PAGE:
California-headquartered Heirloom Carbon Technologies on June 24 said it plans to create two direct air capture (DAC) facilities at the Port of Caddo-Bossier in northwest Louisiana.

Construction of the first facility, located in Shreveport, Louisiana, is expected to start by the end of 2024.

The facility is expected to remove about 17,000 tons of CO2 from the atmosphere starting in 2026. The company said it intends to invest $475 million during the project’s first phase.

The second facility, part of Project Cypress, will utilize up to $550 million from the U.S. Department of Energy.

The regional DAC hub is being jointly developed in West Calcasieu Parish with Battelle, an applied science and technology nonprofit organization, and Swiss DAC specialist Climeworks Corp. The hub’s goal is to ultimately capture more than 1 million metric tons of existing CO2 from the atmosphere when the facility reaches full capacity.

“With these two facilities in northwest Louisiana, Heirloom is continuing its rapid progress in building one of the world’s most affordable carbon removal solutions with the ability to scale to remove billions of tons of CO2 from the atmosphere,” Heirloom CEO Shashank Samala said in a news release.

Heirloom’s technology uses limestone to suck CO2 from the atmosphere. Once absorbed, the CO2 is extracted from the limestone material using a renewable energy-powered kiln and stored permanently underground, the company said in a news release.

In Louisiana, Carbon Technologies said it plans to partner with CapturePoint, a carbon management company, to store the CO2 captured from these facilities in Class VI underground wells at locations to be determined.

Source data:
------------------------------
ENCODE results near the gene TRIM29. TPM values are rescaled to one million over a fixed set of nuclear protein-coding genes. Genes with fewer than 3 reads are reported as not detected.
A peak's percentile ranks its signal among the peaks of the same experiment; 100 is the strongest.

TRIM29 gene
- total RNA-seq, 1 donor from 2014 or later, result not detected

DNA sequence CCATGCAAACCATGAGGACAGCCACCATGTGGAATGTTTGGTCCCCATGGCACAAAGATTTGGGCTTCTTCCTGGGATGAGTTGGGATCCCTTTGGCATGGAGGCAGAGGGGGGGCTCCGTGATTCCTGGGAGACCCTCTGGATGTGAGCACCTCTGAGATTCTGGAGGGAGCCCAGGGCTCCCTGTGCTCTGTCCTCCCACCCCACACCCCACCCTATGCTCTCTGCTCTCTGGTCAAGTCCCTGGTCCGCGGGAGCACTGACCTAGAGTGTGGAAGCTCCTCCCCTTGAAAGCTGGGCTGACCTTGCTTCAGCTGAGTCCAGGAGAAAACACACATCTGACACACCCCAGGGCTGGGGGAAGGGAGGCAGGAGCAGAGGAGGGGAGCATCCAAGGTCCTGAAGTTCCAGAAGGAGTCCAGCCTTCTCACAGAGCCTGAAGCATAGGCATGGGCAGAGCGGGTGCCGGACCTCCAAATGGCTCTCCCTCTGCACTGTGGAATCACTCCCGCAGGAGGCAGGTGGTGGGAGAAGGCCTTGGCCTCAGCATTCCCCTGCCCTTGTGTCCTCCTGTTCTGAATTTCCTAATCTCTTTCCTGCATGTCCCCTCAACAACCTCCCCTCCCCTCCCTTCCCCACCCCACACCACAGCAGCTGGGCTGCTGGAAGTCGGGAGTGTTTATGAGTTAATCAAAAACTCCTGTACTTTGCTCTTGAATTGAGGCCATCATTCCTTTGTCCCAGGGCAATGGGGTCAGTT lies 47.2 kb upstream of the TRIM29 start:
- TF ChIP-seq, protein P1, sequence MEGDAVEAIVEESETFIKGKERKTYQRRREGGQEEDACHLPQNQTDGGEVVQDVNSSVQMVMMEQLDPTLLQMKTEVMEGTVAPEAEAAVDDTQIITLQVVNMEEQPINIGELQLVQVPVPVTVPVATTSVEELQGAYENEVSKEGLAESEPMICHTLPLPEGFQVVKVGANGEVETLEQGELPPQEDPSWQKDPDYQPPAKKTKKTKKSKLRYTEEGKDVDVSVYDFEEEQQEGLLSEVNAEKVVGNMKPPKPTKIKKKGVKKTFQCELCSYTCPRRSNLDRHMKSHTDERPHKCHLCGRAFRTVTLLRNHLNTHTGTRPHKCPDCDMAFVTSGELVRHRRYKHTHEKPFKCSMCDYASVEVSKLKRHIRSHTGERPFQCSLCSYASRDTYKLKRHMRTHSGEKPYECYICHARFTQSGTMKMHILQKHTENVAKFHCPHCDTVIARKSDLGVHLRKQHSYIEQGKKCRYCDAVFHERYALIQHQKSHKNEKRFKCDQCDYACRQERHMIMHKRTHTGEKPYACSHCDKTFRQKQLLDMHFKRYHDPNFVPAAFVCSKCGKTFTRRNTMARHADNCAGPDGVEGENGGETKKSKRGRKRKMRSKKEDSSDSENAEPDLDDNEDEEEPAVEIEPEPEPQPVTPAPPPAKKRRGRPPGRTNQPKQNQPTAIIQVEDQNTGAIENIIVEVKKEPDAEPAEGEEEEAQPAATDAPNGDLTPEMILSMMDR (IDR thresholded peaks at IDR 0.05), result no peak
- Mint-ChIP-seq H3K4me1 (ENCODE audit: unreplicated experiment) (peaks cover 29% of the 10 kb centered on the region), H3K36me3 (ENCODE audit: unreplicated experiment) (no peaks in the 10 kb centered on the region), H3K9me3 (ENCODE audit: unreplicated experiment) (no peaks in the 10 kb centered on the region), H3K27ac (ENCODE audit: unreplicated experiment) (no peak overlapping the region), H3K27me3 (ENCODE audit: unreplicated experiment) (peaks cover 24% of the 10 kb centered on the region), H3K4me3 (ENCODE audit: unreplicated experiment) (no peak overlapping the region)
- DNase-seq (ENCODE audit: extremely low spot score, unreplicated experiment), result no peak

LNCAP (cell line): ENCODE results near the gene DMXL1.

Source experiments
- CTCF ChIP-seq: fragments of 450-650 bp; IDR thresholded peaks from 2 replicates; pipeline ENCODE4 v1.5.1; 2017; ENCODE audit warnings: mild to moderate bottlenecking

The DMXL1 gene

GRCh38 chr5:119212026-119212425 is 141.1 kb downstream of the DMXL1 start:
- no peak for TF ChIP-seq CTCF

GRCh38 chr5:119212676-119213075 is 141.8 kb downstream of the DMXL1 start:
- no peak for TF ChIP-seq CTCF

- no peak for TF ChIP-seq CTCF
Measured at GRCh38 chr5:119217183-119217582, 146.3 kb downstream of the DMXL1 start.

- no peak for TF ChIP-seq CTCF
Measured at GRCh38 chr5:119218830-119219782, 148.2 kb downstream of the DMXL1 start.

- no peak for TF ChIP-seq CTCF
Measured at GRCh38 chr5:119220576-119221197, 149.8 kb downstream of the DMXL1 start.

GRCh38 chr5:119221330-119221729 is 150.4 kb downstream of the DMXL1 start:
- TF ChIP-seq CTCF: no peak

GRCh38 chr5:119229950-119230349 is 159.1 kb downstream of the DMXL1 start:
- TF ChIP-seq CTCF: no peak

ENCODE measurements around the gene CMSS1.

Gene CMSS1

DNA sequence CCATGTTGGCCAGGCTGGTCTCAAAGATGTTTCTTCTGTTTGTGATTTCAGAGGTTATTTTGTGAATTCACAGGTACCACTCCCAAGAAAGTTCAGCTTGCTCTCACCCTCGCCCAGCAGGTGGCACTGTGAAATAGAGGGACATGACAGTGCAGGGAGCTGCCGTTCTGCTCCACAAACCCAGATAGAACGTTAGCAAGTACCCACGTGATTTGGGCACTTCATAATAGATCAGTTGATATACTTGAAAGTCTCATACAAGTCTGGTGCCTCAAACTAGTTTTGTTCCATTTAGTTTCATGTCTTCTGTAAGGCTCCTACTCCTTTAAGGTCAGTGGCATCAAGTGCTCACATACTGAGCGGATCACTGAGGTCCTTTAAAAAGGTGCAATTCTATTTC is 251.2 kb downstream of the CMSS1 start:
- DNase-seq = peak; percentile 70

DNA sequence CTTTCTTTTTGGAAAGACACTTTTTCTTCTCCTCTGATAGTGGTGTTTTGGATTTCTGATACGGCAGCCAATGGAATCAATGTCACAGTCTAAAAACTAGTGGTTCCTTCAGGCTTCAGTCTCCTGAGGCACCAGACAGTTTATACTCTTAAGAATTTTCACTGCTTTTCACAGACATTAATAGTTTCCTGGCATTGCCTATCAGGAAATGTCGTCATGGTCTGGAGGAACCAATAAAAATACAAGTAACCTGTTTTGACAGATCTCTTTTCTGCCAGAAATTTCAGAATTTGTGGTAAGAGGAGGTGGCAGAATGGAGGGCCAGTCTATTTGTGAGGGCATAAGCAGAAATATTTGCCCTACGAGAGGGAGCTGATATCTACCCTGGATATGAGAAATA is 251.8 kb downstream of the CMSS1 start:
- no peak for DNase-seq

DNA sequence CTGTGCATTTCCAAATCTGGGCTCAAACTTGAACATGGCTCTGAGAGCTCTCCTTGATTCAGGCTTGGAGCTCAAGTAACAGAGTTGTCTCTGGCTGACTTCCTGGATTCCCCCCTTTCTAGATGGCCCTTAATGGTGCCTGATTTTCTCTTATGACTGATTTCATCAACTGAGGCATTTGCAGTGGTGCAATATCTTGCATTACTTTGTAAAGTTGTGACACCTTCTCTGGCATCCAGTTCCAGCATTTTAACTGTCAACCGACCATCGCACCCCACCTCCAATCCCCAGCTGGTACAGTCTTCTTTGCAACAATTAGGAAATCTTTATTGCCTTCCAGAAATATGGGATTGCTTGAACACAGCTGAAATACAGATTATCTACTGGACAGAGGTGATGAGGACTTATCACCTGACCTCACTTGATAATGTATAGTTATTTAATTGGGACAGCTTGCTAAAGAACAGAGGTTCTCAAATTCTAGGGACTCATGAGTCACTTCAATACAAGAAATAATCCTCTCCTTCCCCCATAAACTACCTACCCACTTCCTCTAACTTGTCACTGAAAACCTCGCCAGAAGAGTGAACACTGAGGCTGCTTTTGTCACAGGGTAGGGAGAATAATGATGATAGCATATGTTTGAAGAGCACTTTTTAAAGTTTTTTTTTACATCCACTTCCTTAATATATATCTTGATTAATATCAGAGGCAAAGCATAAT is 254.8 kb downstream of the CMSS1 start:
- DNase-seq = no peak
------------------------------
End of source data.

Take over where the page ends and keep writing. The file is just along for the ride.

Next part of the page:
Louisiana Gov. Jeff Landry said the state is positioned to become a leader in CO2 storage.

“Heirloom’s expansion into the Port of Caddo-Bossier means even more growth and more jobs for our state and is another example of how we are leading the race to drive the nation’s energy future,” Landry said in the news release. “The expansion of Project Cypress Direct Air Capture Hub across the state represents the best of Louisiana – cutting-edge technology at the forefront of the energy economy, powered by innovation and a broad base of highly skilled workers.”

The Shreveport facility will be Heirloom’s second DAC facility the U.S. The company’s first commercial DAC facility began operations in late 2023 after it signed a large CO2 removal deal with Microsoft. Heirloom also has carbon removal deals in place with Meta, Shopify, JPMorgan, H&M and Autodesk among others, it said.